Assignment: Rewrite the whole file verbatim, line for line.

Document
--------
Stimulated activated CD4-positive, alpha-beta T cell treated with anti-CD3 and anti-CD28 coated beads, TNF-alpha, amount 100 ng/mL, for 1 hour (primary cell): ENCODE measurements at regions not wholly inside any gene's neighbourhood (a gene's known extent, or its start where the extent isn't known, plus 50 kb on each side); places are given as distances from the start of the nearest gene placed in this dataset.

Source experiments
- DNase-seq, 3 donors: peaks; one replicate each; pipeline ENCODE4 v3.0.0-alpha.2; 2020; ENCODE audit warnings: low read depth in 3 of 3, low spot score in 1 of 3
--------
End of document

Stimulated activated CD4-positive, alpha-beta T cell treated with anti-CD3 and anti-CD28 coated beads, TNF-alpha, amount 100 ng/mL, for 1 hour (primary cell): ENCODE measurements at regions not wholly inside any gene's neighbourhood (a gene's known extent, or its start where the extent isn't known, plus 50 kb on each side); places are given as distances from the start of the nearest gene placed in this dataset.

Source experiments
- DNase-seq, 3 donors: peaks; one replicate each; pipeline ENCODE4 v3.0.0-alpha.2; 2020; ENCODE audit warnings: low read depth in 3 of 3, low spot score in 1 of 3